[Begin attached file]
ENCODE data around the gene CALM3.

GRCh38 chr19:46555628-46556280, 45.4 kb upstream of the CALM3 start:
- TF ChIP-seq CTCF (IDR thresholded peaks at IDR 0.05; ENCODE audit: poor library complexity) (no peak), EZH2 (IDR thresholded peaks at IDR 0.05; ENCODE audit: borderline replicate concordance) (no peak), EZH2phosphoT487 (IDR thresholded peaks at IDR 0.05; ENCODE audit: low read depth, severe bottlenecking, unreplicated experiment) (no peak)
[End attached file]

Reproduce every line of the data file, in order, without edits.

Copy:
ENCODE data around the gene CALM3.

GRCh38 chr19:46555628-46556280, 45.4 kb upstream of the CALM3 start:
- TF ChIP-seq CTCF (IDR thresholded peaks at IDR 0.05; ENCODE audit: poor library complexity) (no peak), EZH2 (IDR thresholded peaks at IDR 0.05; ENCODE audit: borderline replicate concordance) (no peak), EZH2phosphoT487 (IDR thresholded peaks at IDR 0.05; ENCODE audit: low read depth, severe bottlenecking, unreplicated experiment) (no peak)